Good news for Right Whales, not so good for dolphins in the Keys

For Immediate Release, November 24, 2014 by Center for Biological Diversity

 Feds Agree to Protect More Habitat for East Coast’s Most Endangered Whales by 2016

BOSTON— A deadline for expanding critical habitat protections for the North Atlantic right whale — one of the world’s most endangered whales — has been set in response to a legal settlement agreement. Each year most of the 500 North Atlantic right whales remaining on Earth migrate from their feeding and breeding grounds off the U.S. Northeast to their nursery areas off the Southeast. But only a tiny portion of this expansive range is protected as federally designated “critical habitat” under the Endangered Species Act, making the whales more vulnerable to threats that include commercial fishing gear, ship strikes and oil drilling.

The settlement requires the federal government to make a final decision by February 2016 about where and how much additional habitat should be protected.

Animals in captivity didn’t fare as well today.

British Airways refuses to cut ties with SeaWorld.  With over a quarter of a million signatures on the petition, Jonathan Counsell, British Airways head of environment sent out the following update:

We have actively sought the views of and evidence from a range of people and organisations including the leading NGOs in this field on the issue of cetaceans in captivity. 
We welcome the extensive work undertaken by ABTA in publishing best practice guidance for the welfare of animals in tourism, particularly in countries where laws do not govern animal welfare. SeaWorld has assured us that its animal care standards exceed this best practice guidance and are governed by US federal and state laws alongside accreditation standards set by the Association of Zoos and Aquariums as well as the Association of Marine Mammal Parks and Aquariums. Further, SeaWorld does not collect cetaceans from the wild and has not done so for nearly three decades.

On this basis we currently see no reason to end our relationship with the organisation. We will continue to offer our customers the option to make their own decisions on whether to visit SeaWorld.

We recognise that the science of cetacean welfare is evolving and we encourage further study in this area.

Dolphin Research Center, located in Marathon, is offering “Holiday photos with a dolphin”, the very definition of exploitation.  According to Virtual-Strategy Magazine,

Holiday Photos with a Dolphin takes place now through Dec. 19 at the Dolphin Research Center in Marathon. Visitors can bring their own Santa hats, reindeer antlers or other accessories to use while posing. The Dolphin Research Center’s experienced photographers will shoot the photos using high resolution digital cameras. Guest can go onto a floating dock to give backrubs and share a “flippershake” with a dolphin while having their photo taken.

Feel free to contact DRC to ask them to stop exploiting dolphins at drc@dolphins.org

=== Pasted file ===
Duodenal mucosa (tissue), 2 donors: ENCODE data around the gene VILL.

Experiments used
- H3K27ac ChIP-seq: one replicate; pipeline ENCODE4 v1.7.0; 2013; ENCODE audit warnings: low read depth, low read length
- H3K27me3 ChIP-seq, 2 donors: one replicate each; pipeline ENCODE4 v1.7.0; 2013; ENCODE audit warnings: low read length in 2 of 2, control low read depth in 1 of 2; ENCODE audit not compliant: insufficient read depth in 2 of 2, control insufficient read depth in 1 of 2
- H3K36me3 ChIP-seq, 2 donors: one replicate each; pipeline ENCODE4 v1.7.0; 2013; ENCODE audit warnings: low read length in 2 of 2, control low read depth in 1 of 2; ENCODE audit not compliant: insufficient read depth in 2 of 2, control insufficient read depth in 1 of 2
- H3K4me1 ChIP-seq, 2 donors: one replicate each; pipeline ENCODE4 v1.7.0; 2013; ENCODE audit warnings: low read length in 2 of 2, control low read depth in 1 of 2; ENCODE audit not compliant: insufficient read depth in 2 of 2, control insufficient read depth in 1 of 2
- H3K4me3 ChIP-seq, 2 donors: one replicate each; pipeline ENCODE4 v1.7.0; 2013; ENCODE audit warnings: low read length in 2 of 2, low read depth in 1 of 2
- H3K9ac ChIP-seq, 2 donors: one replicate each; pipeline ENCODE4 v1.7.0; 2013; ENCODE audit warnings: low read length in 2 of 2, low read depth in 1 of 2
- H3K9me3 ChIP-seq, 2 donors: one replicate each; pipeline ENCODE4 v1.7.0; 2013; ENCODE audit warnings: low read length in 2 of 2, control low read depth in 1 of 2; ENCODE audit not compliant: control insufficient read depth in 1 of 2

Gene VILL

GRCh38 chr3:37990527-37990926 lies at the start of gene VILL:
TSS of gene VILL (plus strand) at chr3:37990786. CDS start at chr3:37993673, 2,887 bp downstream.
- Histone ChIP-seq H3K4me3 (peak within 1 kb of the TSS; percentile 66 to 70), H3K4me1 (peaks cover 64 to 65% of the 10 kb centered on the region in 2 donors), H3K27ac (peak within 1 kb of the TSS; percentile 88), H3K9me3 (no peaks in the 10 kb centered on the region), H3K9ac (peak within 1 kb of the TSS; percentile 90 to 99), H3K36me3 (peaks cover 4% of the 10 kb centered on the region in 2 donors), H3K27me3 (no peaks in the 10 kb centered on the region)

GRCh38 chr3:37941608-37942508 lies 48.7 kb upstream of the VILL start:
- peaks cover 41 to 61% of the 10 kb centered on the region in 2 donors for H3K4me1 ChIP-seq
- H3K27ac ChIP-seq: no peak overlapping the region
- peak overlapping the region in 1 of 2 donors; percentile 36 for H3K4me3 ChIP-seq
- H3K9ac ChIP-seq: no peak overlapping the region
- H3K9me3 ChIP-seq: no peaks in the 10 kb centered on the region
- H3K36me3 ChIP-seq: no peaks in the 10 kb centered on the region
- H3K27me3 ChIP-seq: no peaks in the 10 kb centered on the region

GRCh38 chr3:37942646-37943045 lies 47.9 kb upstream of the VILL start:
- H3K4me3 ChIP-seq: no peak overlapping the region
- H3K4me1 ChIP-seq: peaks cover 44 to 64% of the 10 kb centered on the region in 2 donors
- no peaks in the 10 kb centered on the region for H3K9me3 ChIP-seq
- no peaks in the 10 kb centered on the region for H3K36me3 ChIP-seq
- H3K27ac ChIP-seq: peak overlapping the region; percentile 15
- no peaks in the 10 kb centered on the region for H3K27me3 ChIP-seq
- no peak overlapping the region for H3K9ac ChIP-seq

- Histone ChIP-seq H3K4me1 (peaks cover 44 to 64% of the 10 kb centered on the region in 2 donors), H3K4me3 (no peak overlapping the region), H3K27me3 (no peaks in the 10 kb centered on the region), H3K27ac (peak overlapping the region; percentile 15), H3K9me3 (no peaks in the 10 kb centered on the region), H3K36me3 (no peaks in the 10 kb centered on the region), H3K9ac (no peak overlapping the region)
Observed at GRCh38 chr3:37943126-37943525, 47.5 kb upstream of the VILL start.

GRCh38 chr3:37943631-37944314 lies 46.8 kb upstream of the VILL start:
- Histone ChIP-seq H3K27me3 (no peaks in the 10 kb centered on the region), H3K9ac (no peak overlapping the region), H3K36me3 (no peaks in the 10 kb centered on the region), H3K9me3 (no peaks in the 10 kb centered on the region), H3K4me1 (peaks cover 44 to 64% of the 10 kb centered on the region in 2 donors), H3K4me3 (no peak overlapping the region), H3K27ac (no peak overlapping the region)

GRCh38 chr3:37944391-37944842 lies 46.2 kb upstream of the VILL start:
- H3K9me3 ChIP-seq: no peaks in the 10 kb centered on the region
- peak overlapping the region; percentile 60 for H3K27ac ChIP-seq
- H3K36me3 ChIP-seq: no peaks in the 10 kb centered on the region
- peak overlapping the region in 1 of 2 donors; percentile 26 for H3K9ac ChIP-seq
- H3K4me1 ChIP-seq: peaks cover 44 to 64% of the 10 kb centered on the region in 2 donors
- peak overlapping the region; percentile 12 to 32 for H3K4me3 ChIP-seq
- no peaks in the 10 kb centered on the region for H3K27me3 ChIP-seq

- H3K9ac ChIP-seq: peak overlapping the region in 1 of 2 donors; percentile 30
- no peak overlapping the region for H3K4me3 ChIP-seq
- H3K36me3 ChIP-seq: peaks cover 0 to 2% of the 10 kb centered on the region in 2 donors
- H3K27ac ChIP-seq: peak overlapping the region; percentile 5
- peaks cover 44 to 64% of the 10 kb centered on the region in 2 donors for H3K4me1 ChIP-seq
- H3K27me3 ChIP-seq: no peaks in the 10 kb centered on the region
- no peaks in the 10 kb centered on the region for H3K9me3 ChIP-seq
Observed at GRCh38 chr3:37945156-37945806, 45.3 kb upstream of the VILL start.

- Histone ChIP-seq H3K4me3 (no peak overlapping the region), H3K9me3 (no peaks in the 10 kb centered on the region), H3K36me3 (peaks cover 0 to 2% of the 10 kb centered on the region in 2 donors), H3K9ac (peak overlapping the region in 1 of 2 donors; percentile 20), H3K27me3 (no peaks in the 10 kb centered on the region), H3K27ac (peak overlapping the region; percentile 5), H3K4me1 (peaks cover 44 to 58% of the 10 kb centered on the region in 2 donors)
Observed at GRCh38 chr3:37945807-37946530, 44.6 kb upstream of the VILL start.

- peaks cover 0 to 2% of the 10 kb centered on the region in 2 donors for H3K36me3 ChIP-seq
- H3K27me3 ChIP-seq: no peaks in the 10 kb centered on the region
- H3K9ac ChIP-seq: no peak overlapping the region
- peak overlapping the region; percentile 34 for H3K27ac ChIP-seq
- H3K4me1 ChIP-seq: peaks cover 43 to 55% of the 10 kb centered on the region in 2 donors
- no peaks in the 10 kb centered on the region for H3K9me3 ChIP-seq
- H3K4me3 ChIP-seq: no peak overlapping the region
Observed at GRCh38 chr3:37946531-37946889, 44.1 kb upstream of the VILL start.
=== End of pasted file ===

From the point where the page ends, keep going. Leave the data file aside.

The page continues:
Conservation groups file lawsuit for Sea Turtle Protection

turtle release

According to the Associated Press,

SARASOTA, Fla. – Several conservation groups filed lawsuit against the U.S. Fish and Wildlife Service and the National Marine Fisheries Service. They alleged the government’s role in allowing the deaths of thousands of imperiled sea turtles and countless other marine animals outside of power plant cooling systems.

The Center for Biological Diversity said it filed the lawsuit in federal court on Friday.

The groups say thousands of sea turtles get sucked into power plant cooling systems each year, including at the Big Bend, Anclote, Crystal River, Bayside and P.L. Bartow plants in Florida.

Sea turtle species are protected under the federal Endangered Species Act.

What’s Killing Manatees, Pelicans and now Dolphins in Florida?

Florida manatees are already at risk, but with 80 reported deaths in Brevard County since July, there is major concern.  There have also been 230 pelican deaths in the past several weeks and 23 dolphin deaths since January.

In an article in Florida Today, Kevin Baxter of Fish and Wildlife Research Institute reports twenty five of these manatees have died between March 10 and March 21 alone.  They are drowning with signs of shock and intestinal problems.  Digestive tracts are filled with macroalgae and show little sign of their usual seagrass diet.

Seagrass has almost vanished after a phytoplankton “superbloom” in 2011 followed by a brown algae bloom.  Excess algae grows when too many nutrients from fertilizer runoff or septic tanks enter the estuary.

Tests run in February by US Geological Survey’s National Wildlife Health Center in Madison, WI for botulism in pelicans came back negative.

Biologists have not been able to identify any pathogen, algae toxin or other substance killing the manatees and pelicans.  At this point they are not even sure if the deaths are related.  The lab is culturing samples to test for bacteria and viruses, which should take a few weeks.

NOAA is examining whether the manatee and dolphin deaths are linked.  Blair Mase, NOAA’s southeast regional marine mammal stranding coordinator, stated, “Right now, we have a correlation in location, but we’re not seeing much else.  We’re monitoring the area very close”.   The dolphins are reported to by very skinny and were mainly adult females.  A few had shark bites, but it is not clear whether the bites came before or after death.  Tissue samples have been sent to veterinary pathologist for testing to look for heavy metals, contaminants and toxins.

Typically 600-700 dolphins live in Indian River Lagoon.